THE LAST TORTILLA AND OTHER STORIES.By Sergio Troncoso.
The last tortilla, as Sergio Troncoso tells it, was eaten near Socorro Road in the neighborhood of Ysleta, that oldest part — and what he as well as other writers have identified as the heart — of the el paso del norte settlement. He remembers this event as well as others very well, which means that it took place no more than a few years ago, since Sergio is a young man, and the story comes from the old tortilla-eating places of his birth, described in his first published collection of short stories.
I think his title prepared me for some crude humor, but I found after reading the first pages that Sergio Troncoso is serious and doesn’t joke easily. He has much to say and to think about — from food to God, from the Devil who is alive and well in Segundo Barrio to the ant and tadpole life along the Ysleta irrigation canals. His main theme, predictably, coming from this geography, is separation. His mind dwells at the points of contrasts, the splits of borders. The Rio Grande he names the “River Styx of the Americas.” His various characters learn at young ages how to find their particular pasamojado, who will enable them to regularly make the journey back and forth between worlds.
If the stories are read rapidly, the voices start echoing strongly out of the bowl that is El Paso and Juárez, the face of the place that fills the valley between the Franklin and Chihuahua Mountains. The writer knows that great power comes from making an existence on such a fault line, where history so empowers the present that at any time the “mortality of the barrio could hurl itself heavenward.” So muses the young Arturo in “The Abuelita,” while calling home from Yale to ground himself in “the abuelita’s” voice. She, the grandmother, is a praying woman. He, the grandson, is a student of philosophy. She tells him he should come home; he tells her he is studying Heidegger. His grandfather interrupts the call, tells him to “go out and have a beer, or go to a party.” The dialogue itself serves to quiet all their individual midnight demons.
In his recent commentaries on the state of Texas literature, Tom Pilkington (in State of Mind: Texas Literature and Culture) expressed an inevitable worry: that perhaps there is no longer a culture from which a good Texas writer can draw a voice that would be distinctly regional. The suburbs of Dallas might as well be the suburbs of Atlanta or the suburbs of Los Angeles; and the “corridor culture” of the interstate Dallas-Fort Worth-Austin-San Antonio-Houston circle seems to be the dominant expression of Texas to the rest of the world. Yet El Paso is a place of its own, which may be why the most compelling literature today is being written by its children, who become scholars of boundary crossing at an early age. After all, the compulsion to learn the truth about life on earth — call it curiosity — can be as strong and as raw an appetite as lust and as easily entertained as a young man on his first night crossing alone into Juárez, out to meet the city as if it were a beautiful, intelligent, and passionate woman rather than a ring of thugs. Of course it is the metaphor of a young man: “I don’t care what anyone else says,” he rhapsodizes, “women in their thirties can look great!” But I appreciate Troncoso’s style — above all, his honesty in telling. Life on the border has given his prose a cutting edge. By attempting to reconcile the seemingly hopeless split in the borderland’s daily existence, he has brought forth the most moving story of the collection. In “Day of the Dead” a Juárez maid named Lupe is killed by a car on the Border Highway, and her body becomes a bridge that allows some of El Paso’s most unlikely crossers to find their way into Juárez.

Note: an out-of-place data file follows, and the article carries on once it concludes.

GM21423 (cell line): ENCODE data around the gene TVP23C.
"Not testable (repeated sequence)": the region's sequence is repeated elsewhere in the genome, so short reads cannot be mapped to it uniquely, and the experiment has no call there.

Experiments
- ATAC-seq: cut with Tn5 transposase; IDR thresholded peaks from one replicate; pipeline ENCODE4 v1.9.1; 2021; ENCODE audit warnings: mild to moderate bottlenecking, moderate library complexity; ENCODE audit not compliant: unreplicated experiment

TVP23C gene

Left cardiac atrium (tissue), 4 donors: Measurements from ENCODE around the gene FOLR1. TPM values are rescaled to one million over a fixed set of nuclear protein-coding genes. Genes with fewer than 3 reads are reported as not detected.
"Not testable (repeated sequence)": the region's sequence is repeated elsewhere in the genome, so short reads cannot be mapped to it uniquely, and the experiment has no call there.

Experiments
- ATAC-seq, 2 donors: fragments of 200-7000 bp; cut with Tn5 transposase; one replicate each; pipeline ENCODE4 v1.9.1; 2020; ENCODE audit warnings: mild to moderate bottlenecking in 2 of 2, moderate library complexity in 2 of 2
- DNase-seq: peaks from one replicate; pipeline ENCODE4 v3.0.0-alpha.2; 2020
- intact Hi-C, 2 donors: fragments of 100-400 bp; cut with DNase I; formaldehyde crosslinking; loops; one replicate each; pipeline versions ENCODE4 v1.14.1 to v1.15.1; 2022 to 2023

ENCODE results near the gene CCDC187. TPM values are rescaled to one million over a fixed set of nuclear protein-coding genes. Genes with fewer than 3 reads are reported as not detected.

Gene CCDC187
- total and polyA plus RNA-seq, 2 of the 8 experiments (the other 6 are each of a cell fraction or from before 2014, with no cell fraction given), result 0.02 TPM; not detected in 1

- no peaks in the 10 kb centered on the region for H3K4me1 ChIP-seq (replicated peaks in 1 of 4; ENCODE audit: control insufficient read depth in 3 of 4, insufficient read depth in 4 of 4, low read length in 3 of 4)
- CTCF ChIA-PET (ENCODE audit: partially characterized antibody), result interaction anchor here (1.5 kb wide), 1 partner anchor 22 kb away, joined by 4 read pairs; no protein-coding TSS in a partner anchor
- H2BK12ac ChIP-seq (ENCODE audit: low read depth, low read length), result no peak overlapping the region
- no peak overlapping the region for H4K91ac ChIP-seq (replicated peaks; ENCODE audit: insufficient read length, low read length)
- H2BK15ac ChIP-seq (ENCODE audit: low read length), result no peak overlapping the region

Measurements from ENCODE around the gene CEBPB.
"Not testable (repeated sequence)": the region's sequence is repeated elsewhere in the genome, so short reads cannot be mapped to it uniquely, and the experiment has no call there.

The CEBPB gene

In other stories, the character of this precocious barrio boy is developed from an early emergence of intellectual energy, through a filter of summer jobs with seasoned trabajadores catching chickens all day for market, to be honed against racial barriers met in distant university cities. In the end, this character development points toward some sort of cosmic or cosmopolitan citizen — which in subsequent work may even deracinate this very rooted writer whose last name is Troncoso.
Maybe this is his last tortilla. Maybe he will only eat bagels from now on and fall for performance artists with bouncy blond hair. But for now, he has given us a collection of memorable and historically rooted and philosophically provocative stories from that part of our state where culture continues to evolve both dark and bright — while providing us the newest of stars on our literary horizons.
Pat LittleDog has moved from Austin to El Paso and back to Austin, before putting down her own roots somewhere in Caldwell County.